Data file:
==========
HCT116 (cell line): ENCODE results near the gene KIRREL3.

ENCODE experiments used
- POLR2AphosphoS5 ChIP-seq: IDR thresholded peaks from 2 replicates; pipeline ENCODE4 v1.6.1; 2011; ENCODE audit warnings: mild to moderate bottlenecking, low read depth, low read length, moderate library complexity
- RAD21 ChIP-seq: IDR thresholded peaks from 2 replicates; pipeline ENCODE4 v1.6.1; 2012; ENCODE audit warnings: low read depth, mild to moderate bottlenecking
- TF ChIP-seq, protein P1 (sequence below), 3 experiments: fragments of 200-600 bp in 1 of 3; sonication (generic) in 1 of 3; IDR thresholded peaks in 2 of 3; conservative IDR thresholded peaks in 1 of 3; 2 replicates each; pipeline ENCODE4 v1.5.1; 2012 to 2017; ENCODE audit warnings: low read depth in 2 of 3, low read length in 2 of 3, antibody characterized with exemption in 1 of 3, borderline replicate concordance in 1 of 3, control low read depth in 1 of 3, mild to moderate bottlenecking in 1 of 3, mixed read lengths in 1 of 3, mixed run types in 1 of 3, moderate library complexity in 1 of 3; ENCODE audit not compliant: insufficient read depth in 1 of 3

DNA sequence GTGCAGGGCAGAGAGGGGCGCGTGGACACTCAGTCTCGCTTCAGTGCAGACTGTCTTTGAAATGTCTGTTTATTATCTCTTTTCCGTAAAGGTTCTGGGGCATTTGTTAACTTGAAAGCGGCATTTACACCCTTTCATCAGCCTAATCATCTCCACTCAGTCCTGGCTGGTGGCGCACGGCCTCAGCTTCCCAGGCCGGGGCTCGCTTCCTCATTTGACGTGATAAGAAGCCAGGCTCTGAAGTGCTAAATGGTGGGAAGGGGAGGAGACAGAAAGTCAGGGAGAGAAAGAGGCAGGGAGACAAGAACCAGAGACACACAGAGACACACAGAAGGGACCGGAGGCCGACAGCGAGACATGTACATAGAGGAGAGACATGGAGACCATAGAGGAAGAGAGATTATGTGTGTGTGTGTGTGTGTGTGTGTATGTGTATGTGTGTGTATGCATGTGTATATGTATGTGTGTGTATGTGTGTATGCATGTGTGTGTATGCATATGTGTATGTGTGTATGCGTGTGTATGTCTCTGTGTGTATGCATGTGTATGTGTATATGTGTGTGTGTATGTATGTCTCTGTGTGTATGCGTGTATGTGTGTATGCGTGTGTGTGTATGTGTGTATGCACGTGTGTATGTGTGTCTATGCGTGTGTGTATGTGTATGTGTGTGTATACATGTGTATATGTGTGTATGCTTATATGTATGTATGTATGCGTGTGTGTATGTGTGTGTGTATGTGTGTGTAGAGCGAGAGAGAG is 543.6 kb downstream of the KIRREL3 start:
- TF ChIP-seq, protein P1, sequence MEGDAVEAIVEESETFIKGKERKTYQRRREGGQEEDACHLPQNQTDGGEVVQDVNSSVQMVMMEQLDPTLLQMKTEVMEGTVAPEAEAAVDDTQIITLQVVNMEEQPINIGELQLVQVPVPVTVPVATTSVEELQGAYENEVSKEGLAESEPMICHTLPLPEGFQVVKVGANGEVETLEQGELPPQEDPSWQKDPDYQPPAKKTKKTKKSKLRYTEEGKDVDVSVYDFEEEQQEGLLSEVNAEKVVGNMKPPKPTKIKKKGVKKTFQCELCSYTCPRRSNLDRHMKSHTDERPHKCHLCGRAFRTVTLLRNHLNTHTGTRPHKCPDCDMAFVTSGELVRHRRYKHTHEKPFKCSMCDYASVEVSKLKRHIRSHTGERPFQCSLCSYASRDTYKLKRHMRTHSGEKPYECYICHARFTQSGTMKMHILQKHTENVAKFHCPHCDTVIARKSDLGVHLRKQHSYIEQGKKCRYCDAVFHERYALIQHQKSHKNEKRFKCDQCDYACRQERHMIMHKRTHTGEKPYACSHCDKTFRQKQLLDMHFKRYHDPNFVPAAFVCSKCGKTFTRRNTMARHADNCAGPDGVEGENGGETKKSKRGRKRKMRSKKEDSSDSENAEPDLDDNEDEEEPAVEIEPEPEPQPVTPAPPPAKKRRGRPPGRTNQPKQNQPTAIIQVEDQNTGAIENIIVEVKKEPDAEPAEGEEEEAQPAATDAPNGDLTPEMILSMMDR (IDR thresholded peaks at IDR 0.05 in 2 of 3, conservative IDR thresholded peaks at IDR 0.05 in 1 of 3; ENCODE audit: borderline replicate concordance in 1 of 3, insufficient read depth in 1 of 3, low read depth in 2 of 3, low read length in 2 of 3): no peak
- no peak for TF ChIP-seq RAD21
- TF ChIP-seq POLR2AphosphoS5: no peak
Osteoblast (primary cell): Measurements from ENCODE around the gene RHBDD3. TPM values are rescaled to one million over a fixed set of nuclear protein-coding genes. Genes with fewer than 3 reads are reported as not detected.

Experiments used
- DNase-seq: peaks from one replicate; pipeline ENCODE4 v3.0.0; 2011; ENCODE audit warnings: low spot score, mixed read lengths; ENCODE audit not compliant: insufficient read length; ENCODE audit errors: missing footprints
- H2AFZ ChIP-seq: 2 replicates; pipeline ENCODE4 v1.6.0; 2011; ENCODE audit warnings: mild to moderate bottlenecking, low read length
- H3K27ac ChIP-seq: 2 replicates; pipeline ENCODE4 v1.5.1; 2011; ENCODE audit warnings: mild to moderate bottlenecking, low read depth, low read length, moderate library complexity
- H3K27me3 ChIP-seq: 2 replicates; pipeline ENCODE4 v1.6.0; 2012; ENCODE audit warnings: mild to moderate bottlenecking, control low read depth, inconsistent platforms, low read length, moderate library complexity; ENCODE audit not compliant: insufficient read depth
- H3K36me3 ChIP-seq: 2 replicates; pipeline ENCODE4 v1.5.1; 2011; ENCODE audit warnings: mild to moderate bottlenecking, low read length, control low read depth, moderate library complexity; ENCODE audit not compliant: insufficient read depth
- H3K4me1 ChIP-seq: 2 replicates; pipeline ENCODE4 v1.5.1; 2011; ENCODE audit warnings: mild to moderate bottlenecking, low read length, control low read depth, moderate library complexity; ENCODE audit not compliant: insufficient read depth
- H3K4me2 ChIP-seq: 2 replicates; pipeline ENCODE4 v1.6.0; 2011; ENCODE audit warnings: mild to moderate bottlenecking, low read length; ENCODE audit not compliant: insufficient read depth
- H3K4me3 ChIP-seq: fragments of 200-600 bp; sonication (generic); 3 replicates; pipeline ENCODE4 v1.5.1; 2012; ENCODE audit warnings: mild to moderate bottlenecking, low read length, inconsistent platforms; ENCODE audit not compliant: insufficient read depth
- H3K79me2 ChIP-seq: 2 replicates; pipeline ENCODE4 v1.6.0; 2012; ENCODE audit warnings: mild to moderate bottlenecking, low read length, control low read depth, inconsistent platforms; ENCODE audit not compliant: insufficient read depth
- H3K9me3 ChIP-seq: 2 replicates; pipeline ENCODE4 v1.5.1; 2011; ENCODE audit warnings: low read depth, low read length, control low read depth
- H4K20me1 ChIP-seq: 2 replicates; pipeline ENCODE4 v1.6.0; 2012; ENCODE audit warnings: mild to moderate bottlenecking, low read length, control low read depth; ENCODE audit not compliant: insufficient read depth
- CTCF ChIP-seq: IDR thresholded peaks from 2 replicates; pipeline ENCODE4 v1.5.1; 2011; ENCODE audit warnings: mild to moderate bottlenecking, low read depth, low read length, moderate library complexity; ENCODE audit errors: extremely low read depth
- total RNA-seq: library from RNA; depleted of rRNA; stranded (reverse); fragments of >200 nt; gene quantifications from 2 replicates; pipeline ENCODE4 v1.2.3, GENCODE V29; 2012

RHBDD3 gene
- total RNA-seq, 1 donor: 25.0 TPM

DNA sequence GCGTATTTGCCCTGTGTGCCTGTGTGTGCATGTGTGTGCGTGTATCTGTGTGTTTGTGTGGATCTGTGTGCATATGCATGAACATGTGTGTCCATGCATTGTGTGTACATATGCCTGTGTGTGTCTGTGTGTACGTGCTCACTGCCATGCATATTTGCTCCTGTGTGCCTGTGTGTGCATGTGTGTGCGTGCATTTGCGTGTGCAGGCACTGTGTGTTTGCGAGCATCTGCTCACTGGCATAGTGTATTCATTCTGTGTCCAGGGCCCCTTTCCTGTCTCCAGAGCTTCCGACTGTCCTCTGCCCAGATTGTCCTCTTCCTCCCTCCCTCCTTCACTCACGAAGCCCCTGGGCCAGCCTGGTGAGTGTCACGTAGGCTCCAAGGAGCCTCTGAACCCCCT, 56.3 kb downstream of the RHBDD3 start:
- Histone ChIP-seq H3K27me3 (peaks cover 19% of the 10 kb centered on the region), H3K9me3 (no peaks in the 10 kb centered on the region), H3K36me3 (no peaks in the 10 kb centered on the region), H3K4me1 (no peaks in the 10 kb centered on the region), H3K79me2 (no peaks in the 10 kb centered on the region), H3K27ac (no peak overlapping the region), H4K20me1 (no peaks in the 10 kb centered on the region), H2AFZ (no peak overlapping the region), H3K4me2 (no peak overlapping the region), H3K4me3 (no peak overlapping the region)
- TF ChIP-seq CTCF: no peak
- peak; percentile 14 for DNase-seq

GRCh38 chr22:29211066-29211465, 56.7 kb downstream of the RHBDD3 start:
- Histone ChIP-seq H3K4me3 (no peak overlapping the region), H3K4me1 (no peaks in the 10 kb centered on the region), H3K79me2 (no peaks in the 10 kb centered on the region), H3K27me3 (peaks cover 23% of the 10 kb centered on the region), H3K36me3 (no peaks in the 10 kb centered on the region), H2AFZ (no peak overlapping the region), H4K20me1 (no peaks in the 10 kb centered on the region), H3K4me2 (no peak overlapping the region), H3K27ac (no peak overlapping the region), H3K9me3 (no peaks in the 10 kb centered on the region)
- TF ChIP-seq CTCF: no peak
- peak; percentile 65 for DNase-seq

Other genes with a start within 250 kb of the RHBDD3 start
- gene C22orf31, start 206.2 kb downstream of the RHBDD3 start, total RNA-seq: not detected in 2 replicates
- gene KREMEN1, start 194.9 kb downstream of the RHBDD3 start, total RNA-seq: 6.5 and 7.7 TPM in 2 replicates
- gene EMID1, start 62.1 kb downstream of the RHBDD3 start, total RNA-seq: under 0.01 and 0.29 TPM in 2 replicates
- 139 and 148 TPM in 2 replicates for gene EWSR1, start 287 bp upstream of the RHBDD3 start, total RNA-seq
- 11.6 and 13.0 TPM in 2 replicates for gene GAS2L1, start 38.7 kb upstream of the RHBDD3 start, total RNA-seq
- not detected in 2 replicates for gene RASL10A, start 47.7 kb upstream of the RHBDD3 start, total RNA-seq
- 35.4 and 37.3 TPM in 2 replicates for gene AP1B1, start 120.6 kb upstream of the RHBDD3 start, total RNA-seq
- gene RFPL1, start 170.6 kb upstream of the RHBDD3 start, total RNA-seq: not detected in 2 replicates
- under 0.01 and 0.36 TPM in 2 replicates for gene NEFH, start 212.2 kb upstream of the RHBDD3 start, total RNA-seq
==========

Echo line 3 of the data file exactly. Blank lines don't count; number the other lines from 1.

- POLR2AphosphoS5 ChIP-seq: IDR thresholded peaks from 2 replicates; pipeline ENCODE4 v1.6.1; 2011; ENCODE audit warnings: mild to moderate bottlenecking, low read depth, low read length, moderate library complexity